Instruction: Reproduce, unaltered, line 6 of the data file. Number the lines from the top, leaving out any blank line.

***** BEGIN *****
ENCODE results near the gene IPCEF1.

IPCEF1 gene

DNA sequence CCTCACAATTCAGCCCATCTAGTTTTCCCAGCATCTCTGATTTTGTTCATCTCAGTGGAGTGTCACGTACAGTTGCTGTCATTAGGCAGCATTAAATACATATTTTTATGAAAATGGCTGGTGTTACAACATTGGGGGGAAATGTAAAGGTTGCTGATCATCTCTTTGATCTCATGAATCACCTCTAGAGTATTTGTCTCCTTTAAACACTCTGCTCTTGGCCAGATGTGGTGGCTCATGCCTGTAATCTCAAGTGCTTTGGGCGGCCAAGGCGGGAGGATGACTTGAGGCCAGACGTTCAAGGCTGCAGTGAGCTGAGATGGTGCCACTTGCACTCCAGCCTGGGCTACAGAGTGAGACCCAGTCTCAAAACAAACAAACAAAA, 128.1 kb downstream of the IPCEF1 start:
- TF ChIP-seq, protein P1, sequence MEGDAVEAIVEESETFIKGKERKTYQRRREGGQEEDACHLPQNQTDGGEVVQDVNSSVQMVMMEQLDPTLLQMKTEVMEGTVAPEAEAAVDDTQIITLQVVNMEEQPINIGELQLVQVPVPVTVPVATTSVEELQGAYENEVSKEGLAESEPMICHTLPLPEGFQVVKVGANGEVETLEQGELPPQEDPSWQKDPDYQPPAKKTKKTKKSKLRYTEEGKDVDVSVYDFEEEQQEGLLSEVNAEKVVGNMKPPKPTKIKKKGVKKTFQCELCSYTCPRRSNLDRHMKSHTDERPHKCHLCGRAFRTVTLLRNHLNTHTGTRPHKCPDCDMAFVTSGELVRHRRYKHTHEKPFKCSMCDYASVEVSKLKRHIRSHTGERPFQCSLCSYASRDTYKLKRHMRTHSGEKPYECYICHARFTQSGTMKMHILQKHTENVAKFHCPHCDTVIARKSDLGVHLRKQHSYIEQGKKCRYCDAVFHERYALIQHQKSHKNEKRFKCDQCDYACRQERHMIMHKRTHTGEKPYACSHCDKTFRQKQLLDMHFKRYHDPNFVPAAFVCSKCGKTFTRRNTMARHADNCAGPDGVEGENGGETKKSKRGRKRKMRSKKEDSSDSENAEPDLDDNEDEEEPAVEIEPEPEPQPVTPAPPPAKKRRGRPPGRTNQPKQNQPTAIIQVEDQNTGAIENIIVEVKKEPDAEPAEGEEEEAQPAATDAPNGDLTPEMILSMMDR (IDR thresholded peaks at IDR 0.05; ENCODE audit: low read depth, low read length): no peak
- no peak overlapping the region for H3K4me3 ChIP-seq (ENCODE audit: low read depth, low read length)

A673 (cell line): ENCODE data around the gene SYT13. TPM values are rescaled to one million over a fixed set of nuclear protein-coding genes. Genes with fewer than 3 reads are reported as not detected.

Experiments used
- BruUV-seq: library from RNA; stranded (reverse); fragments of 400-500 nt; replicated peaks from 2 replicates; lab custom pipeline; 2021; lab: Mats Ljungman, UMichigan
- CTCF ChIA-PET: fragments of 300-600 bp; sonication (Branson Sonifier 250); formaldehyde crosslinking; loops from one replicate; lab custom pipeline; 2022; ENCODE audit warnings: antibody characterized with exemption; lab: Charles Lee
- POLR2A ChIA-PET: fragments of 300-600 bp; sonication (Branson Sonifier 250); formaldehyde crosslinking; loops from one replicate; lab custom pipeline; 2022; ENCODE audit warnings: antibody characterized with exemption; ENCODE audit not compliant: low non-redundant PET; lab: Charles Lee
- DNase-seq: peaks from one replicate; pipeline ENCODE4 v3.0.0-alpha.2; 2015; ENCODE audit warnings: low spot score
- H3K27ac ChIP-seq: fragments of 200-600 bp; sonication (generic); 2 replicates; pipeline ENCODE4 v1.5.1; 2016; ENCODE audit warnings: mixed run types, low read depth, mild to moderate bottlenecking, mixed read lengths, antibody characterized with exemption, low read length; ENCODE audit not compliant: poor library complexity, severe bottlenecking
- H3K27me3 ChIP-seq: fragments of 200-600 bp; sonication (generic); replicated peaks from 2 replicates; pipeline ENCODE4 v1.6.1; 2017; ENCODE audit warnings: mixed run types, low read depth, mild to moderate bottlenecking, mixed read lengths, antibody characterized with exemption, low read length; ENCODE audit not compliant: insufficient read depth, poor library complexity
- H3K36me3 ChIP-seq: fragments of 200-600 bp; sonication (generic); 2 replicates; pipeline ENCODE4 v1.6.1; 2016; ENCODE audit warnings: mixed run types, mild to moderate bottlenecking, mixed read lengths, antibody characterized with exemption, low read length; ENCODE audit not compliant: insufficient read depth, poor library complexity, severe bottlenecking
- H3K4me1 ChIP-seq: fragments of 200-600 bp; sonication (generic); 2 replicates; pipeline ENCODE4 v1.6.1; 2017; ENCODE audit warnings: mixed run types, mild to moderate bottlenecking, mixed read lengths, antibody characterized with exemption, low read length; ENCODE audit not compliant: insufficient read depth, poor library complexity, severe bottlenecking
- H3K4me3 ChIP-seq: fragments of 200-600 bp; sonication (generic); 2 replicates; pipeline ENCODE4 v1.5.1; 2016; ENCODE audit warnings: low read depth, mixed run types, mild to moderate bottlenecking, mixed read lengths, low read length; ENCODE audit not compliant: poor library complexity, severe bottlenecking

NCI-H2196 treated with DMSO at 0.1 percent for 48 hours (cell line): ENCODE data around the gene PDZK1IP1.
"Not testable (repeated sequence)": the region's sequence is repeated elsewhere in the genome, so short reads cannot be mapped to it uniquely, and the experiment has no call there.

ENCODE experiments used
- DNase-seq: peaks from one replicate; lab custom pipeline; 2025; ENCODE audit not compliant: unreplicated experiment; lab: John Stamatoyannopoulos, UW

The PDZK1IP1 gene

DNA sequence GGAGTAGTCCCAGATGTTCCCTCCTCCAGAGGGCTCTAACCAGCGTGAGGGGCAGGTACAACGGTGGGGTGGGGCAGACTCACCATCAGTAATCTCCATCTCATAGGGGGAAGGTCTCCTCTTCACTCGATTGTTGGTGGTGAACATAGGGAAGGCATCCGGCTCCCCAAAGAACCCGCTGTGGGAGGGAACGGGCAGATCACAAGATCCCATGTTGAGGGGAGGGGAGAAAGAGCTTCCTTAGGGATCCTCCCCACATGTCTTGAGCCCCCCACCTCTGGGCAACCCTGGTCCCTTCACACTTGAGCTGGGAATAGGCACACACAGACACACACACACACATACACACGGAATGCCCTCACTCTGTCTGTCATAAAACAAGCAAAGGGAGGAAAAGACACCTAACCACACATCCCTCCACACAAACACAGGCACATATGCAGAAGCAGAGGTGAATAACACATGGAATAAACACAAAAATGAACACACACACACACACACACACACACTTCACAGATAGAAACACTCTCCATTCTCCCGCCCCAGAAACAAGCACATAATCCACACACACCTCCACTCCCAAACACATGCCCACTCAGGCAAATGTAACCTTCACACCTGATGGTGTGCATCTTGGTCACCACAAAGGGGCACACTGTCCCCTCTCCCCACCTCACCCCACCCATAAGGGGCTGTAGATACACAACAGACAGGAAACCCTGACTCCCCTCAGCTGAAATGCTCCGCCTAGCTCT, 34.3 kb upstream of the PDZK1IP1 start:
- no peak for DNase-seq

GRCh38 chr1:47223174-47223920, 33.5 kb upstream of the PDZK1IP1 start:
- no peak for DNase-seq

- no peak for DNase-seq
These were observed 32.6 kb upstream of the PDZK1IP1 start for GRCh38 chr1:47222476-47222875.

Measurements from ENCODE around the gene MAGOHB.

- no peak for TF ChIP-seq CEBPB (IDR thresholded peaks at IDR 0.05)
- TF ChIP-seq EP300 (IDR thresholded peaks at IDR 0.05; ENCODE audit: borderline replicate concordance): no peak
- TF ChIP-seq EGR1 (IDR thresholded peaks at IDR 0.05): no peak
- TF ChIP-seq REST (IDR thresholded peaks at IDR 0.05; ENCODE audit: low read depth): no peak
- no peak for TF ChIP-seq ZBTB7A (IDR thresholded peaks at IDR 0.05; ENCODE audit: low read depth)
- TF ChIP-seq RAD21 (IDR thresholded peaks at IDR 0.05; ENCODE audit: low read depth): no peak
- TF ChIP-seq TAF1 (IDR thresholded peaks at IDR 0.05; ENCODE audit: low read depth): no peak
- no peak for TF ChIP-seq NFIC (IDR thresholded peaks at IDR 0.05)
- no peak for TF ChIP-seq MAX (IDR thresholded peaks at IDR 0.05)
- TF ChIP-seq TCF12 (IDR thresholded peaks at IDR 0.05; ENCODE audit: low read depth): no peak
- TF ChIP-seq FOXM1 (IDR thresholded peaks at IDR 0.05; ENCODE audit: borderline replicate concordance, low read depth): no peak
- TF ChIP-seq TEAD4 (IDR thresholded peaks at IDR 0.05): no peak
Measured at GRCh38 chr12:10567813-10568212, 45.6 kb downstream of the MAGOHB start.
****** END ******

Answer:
A673 (cell line): ENCODE data around the gene SYT13. TPM values are rescaled to one million over a fixed set of nuclear protein-coding genes. Genes with fewer than 3 reads are reported as not detected.